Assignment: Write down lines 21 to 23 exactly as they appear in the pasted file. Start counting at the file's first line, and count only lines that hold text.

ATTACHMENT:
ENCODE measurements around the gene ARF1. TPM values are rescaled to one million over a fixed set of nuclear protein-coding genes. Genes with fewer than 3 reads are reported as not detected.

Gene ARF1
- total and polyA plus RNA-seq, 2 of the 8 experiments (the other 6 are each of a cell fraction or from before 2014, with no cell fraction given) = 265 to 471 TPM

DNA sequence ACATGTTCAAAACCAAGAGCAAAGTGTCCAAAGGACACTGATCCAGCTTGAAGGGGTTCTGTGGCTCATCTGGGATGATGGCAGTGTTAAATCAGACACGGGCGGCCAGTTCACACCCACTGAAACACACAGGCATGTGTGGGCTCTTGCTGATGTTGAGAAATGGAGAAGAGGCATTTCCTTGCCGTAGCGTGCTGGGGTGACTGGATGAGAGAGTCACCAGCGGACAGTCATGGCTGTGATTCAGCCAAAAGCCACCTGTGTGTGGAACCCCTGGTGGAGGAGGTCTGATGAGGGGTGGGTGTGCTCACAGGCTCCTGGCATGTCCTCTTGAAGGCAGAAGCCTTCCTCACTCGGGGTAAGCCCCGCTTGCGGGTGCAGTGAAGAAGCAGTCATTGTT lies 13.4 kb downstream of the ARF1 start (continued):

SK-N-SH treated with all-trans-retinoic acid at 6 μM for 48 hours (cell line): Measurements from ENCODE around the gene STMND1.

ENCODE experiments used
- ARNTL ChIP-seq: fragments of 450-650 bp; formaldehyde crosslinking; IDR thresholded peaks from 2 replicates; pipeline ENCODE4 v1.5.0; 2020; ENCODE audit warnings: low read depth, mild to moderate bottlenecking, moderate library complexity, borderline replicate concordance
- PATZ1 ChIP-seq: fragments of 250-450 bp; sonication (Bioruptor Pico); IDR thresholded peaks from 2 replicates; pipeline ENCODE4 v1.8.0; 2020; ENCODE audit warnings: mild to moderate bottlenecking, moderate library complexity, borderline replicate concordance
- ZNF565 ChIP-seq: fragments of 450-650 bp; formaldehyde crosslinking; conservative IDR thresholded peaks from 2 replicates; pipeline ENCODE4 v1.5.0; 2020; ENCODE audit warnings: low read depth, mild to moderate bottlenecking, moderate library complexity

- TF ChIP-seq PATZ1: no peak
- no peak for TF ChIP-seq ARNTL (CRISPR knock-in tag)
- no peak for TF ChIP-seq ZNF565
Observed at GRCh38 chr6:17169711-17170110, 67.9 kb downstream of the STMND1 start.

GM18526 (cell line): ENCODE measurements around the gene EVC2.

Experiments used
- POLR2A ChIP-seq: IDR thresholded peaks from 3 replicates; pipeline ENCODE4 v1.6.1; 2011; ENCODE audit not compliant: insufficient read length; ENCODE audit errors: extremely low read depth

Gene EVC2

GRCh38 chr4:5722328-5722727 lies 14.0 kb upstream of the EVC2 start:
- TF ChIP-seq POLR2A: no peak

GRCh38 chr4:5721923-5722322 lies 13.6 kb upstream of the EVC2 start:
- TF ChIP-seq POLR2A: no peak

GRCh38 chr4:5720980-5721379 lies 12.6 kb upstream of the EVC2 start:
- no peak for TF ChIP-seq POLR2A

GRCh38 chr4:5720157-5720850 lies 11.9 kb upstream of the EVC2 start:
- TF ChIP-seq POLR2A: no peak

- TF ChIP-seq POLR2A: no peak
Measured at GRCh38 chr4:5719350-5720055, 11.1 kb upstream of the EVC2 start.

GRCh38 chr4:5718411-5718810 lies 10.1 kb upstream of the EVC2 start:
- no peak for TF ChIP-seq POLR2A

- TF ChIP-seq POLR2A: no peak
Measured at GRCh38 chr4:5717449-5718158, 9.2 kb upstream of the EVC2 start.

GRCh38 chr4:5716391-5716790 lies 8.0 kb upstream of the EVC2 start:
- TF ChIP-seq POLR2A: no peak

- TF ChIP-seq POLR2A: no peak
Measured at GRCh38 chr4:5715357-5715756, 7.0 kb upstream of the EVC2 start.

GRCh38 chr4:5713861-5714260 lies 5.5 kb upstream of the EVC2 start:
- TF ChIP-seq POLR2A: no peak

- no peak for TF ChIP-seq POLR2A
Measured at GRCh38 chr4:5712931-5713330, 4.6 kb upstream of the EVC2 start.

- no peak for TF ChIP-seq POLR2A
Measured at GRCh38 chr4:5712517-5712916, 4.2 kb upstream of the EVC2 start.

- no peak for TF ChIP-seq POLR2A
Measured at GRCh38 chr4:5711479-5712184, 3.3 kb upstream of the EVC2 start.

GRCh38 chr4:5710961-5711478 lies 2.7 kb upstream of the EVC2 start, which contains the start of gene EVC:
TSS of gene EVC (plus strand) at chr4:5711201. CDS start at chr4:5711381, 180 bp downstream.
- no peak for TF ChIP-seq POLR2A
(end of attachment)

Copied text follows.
- TF ChIP-seq POLR2A: no peak

GRCh38 chr4:5720980-5721379 lies 12.6 kb upstream of the EVC2 start:
- no peak for TF ChIP-seq POLR2A